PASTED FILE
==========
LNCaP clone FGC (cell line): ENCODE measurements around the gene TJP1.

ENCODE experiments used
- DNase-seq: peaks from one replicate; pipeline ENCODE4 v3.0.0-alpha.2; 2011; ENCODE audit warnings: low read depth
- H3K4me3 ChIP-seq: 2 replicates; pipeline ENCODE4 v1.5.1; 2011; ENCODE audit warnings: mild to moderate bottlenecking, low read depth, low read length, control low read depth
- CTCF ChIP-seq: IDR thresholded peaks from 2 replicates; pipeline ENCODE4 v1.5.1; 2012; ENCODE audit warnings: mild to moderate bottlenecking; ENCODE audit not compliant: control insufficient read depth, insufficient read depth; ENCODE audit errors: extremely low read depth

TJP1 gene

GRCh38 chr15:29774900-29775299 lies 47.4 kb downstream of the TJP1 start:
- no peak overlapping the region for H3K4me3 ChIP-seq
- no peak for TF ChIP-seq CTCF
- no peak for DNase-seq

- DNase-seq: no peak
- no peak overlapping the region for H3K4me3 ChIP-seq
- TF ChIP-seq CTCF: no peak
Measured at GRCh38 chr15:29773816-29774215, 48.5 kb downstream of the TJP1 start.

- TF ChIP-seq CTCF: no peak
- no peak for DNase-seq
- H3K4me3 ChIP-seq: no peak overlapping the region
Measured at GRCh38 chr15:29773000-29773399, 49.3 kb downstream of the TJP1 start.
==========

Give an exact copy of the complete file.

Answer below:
LNCaP clone FGC (cell line): ENCODE measurements around the gene TJP1.

ENCODE experiments used
- DNase-seq: peaks from one replicate; pipeline ENCODE4 v3.0.0-alpha.2; 2011; ENCODE audit warnings: low read depth
- H3K4me3 ChIP-seq: 2 replicates; pipeline ENCODE4 v1.5.1; 2011; ENCODE audit warnings: mild to moderate bottlenecking, low read depth, low read length, control low read depth
- CTCF ChIP-seq: IDR thresholded peaks from 2 replicates; pipeline ENCODE4 v1.5.1; 2012; ENCODE audit warnings: mild to moderate bottlenecking; ENCODE audit not compliant: control insufficient read depth, insufficient read depth; ENCODE audit errors: extremely low read depth

TJP1 gene

GRCh38 chr15:29774900-29775299 lies 47.4 kb downstream of the TJP1 start:
- no peak overlapping the region for H3K4me3 ChIP-seq
- no peak for TF ChIP-seq CTCF
- no peak for DNase-seq

- DNase-seq: no peak
- no peak overlapping the region for H3K4me3 ChIP-seq
- TF ChIP-seq CTCF: no peak
Measured at GRCh38 chr15:29773816-29774215, 48.5 kb downstream of the TJP1 start.

- TF ChIP-seq CTCF: no peak
- no peak for DNase-seq
- H3K4me3 ChIP-seq: no peak overlapping the region
Measured at GRCh38 chr15:29773000-29773399, 49.3 kb downstream of the TJP1 start.